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 Post subject: Carve Jibe Anonymous
PostPosted: Wed Jul 28, 2004 5:03 pm 
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Joined: Mon Dec 16, 2002 12:31 am
Posts: 132
"Hello, my name's Mike and I can't carve jibe"

There; that feels better to get that out in the open.

Now that I've stated the obvious, for those of you who've cracked
this particular nut, was there a single break through for you?
What got you over the hump?

Basically I can keep it on the carve til somewhere during the
sail flip.


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 Post subject:
PostPosted: Wed Jul 28, 2004 6:12 pm 
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Joined: Wed Nov 27, 2002 12:23 pm
Posts: 276
Location: apple valley
It's all about speed and having your weight in the right place on the board.
If I don't get my weight forward, it doesn't seem to make any difference how fast I enter the jibe, the nose comes up and slams on the brakes.

It works the same way but to a lesser degree if you don't have the speed in the beginning. Even if you get forward, pitching the board over drags you off the plane.

So, you've got to get speed, (bear off if you need more), and get your weight forward (lean your body towards the mast and load the boom with your front hand).
(This is where I shank the jibe if I'm not thinking and it sounds like the spot you loose it also.) When you let go for the flip concentrate on staying in that position (I feel like I should drop back to balance the sail I just let go of.....Don't) and maybe load your front foot a little more. I think when I started having a more aggresive body position through the whole jibe is when I started planing through.


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 Post subject: ABK CLINIC
PostPosted: Wed Jul 28, 2004 9:07 pm 
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Joined: Sat Nov 01, 2003 10:34 am
Posts: 378
SPEND SOME $'S AND TAKE A CLINIC. ANDY BRANDT HAS IT DOWN TO A SCIENCE! THEN PRACTICE. I'M STILL WORKING ON MINE TOO...THESE NEW WIDE TAIL BOARD SHAPES SURE HELP!! :roll:


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 Post subject:
PostPosted: Thu Jul 29, 2004 8:27 am 
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Joined: Sat Oct 26, 2002 10:06 pm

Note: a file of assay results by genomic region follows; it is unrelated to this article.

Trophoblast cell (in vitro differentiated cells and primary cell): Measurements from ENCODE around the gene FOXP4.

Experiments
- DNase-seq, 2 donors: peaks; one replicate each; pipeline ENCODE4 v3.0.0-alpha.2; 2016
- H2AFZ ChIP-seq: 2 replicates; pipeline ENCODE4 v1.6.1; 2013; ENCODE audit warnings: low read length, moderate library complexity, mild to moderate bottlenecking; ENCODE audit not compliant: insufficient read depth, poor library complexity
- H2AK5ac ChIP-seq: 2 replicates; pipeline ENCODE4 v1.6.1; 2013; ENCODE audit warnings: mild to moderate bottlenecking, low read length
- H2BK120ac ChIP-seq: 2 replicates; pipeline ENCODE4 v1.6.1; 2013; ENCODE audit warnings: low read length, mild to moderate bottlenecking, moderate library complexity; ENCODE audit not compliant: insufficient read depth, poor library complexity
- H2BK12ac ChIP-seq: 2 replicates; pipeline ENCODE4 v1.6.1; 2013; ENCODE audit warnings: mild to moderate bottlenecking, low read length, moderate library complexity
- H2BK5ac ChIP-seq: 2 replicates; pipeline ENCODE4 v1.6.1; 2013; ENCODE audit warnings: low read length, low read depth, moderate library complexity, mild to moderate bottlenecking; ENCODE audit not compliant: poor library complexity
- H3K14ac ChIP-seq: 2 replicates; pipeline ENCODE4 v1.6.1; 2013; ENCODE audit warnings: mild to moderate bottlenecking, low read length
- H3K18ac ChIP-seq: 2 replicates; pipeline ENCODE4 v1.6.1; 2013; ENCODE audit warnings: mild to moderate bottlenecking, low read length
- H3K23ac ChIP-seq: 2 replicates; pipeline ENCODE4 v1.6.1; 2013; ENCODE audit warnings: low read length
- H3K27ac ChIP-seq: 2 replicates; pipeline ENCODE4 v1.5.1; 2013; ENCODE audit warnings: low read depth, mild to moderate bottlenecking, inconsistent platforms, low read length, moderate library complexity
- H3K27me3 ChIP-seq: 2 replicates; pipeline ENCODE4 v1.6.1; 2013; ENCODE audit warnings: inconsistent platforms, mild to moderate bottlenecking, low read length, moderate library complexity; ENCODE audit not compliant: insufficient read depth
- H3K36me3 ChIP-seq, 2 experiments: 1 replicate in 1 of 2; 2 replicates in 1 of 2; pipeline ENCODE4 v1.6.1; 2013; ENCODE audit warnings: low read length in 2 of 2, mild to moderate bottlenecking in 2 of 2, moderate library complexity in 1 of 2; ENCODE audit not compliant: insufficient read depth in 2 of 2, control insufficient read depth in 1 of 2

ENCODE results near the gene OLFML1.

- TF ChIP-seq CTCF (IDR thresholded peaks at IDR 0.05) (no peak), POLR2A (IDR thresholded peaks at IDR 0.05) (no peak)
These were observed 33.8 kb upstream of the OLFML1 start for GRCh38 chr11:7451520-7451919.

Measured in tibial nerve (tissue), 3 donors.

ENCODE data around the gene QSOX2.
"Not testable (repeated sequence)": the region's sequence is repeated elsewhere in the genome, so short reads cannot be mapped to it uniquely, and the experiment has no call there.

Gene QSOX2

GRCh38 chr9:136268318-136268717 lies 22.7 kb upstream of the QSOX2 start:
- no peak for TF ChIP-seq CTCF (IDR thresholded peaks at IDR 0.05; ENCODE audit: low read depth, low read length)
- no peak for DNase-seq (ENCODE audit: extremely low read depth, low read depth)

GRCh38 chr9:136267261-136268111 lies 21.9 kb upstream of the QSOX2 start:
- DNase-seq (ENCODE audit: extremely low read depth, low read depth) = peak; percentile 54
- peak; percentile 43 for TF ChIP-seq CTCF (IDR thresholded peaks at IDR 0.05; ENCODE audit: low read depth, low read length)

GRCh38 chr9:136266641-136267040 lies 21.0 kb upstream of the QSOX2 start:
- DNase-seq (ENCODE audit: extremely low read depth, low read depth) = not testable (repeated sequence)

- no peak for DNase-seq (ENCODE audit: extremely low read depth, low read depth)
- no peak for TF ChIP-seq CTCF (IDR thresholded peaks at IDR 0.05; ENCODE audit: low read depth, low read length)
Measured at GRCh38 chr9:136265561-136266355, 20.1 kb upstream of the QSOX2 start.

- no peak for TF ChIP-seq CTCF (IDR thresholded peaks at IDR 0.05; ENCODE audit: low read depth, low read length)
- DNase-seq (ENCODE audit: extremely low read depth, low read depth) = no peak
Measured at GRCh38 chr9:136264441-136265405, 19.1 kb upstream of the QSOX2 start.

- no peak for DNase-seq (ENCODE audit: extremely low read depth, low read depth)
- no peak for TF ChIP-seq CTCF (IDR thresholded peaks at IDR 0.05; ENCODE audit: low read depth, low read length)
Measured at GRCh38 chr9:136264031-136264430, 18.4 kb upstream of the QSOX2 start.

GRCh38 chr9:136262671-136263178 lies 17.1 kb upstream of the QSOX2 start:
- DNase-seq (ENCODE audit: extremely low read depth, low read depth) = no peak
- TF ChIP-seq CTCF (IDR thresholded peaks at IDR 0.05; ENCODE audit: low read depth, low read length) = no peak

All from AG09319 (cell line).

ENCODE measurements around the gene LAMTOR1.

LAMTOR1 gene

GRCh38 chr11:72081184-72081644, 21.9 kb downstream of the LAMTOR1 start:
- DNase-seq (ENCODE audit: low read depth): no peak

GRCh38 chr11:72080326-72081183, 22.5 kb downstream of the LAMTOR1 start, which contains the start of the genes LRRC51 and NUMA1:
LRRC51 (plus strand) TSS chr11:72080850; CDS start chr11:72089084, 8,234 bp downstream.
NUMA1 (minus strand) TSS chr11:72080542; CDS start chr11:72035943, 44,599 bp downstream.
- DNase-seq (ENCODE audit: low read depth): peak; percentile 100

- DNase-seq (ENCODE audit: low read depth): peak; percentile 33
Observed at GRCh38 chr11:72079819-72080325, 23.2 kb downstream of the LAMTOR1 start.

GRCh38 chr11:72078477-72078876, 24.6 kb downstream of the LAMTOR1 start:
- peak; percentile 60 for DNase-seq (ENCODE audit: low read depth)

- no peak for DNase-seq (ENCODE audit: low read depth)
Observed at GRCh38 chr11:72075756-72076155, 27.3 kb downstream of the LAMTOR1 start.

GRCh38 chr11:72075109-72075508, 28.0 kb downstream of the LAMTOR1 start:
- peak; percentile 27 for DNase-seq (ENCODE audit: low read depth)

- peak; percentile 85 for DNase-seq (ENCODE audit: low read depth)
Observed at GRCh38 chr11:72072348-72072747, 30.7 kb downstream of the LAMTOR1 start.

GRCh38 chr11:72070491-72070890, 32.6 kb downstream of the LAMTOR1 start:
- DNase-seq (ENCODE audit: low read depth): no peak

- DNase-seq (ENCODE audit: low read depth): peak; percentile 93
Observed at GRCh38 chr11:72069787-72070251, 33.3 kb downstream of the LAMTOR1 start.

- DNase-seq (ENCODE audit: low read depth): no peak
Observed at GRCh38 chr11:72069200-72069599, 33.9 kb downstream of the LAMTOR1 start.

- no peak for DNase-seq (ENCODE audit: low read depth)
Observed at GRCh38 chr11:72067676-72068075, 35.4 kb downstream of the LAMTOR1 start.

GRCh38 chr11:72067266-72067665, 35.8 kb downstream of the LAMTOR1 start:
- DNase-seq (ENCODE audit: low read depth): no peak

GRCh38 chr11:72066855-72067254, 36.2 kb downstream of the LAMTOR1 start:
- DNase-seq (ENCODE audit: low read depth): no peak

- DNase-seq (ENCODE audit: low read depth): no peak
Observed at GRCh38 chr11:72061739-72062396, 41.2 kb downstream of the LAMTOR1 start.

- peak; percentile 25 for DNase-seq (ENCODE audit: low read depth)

Posts: 5274
Location: Here, Now
The carve jibe is one of the coolest aspects of windsurfing. When you can rip a smooth one and power out as fast as you powered in there is nothing like it.

Now before you take anything I say with any assumed crediblility, I must warn you of two things. I jibe very uniquely. It works for me. Secondly, I am old school and I've seen techniques written up in the mags that speak about a jibe that is far from mine. I don't know if there is a right or wrong way, I think the main goal is to find a method that is fun and keeps you planing through the move.

Ok, here's how I start, which is the most unique aspect of my jibe. I take my front foot out and place it in front of the front footstrap a bit toward the center of the board. I do this while still locked in the harness and triangulating all the forces.

Then I start to head off the wind. Depending upon how powered I am determines how far off the wind. If I am very powered up I won't head off all that much. The main thing is to get as much speed as you can handle. Be sure to sheet in as you bear off.

Now I take my rear foot out and place it between the straps closer to the leeward side of the board. Both my feet are now in line, almost on the center line of the board, each 6-8 inches further forward than before, this gives me a good solid stance on the board with the wt. further forward. This is critical cause as you reach the windspeed downwind, all the force pushing the mast down and keeping the board trimmed flat and planning will disappear. The speed and your weight distribution will be what keeps it flat. If you find yourself wheelying off a plane, you're either not going fast enough or your wt is too far back.

So back to the jibe. I'm heading off the wind, looking for a spot to jibe, I start to roll my weight up onto the board, keeping my knees bent and driving them forward. Remember your goal is to keep that board flat. It's like there were two people riding your board, one on front and you on the back. The one in front is getting off. You need to compensate and rolll your weight forward.